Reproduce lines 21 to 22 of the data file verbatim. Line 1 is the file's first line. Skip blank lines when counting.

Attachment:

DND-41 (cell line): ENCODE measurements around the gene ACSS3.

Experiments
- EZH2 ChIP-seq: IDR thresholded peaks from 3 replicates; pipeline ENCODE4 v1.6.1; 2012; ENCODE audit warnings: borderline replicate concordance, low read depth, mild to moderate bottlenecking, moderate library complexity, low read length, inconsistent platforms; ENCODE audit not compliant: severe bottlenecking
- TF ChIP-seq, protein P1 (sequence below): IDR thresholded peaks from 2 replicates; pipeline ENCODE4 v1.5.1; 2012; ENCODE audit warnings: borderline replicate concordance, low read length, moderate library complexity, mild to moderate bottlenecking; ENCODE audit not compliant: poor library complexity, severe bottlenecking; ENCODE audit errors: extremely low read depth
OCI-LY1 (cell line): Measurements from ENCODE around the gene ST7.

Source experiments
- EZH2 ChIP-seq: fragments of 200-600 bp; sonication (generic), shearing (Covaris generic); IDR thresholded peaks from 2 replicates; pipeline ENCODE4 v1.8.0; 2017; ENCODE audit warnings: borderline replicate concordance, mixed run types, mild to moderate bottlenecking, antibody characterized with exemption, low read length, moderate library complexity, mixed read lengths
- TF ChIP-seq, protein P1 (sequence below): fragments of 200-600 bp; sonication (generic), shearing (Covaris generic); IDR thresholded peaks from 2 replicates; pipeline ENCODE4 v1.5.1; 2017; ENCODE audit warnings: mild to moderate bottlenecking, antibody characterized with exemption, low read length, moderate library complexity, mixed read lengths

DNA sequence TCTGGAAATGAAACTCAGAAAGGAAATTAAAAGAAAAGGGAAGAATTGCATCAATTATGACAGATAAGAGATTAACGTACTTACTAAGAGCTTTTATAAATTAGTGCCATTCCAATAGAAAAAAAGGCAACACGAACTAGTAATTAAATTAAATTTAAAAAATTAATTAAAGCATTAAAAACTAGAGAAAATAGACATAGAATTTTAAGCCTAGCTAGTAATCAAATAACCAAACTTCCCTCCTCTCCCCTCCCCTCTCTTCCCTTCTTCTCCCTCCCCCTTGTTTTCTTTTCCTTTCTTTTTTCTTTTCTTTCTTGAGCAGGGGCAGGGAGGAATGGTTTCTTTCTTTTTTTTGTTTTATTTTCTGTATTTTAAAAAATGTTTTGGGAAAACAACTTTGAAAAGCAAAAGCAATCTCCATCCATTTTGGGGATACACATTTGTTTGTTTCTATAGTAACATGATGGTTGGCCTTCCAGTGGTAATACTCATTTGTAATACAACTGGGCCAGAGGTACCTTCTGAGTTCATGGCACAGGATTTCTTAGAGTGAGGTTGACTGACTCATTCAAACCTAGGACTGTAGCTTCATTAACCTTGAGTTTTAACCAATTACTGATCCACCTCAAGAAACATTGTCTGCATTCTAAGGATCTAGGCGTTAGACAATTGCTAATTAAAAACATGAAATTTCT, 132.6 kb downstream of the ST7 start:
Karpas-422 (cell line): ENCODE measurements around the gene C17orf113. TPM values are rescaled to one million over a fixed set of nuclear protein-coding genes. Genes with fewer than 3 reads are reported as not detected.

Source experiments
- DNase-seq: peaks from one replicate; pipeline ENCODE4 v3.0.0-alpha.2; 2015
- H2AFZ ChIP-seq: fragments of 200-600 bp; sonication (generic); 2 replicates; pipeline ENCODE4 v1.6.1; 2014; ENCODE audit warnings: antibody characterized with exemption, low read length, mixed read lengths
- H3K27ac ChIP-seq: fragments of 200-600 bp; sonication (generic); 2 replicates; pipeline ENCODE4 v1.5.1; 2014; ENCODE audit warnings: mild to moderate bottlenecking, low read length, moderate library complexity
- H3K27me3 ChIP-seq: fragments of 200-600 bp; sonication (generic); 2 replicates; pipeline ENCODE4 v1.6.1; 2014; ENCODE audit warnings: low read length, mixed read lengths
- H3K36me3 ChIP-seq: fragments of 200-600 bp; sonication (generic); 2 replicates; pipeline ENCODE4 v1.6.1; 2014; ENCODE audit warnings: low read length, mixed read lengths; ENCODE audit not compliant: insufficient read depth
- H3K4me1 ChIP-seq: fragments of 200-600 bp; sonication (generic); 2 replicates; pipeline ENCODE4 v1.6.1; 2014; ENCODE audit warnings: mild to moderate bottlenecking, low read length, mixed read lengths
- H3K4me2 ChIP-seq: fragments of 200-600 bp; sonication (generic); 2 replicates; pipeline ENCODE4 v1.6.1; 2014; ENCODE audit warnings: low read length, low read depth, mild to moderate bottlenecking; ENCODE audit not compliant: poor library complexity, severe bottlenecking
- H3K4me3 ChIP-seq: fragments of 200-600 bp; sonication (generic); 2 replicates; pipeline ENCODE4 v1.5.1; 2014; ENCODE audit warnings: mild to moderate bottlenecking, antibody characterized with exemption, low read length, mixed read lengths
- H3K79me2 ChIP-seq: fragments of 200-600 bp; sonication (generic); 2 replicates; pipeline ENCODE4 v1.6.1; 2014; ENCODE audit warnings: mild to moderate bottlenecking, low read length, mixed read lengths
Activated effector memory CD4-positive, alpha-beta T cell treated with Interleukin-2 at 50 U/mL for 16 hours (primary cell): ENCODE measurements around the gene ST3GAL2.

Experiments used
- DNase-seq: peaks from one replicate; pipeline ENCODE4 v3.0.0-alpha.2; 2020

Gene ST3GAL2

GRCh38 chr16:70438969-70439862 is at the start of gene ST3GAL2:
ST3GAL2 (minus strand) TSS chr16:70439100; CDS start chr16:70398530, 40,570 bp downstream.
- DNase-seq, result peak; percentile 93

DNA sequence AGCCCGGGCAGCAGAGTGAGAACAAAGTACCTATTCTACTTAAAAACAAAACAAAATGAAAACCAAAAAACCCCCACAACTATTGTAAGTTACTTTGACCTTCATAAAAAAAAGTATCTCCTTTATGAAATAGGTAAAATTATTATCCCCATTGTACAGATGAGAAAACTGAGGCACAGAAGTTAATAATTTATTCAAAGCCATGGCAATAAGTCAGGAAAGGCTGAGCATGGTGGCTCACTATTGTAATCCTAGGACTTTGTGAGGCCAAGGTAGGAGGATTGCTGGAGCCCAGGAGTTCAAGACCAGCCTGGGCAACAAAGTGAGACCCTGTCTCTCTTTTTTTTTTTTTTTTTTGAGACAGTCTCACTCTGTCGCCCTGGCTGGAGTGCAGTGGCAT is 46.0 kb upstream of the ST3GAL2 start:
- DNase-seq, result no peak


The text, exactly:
Activated effector memory CD4-positive, alpha-beta T cell treated with Interleukin-2 at 50 U/mL for 16 hours (primary cell): ENCODE measurements around the gene ST3GAL2.

Experiments used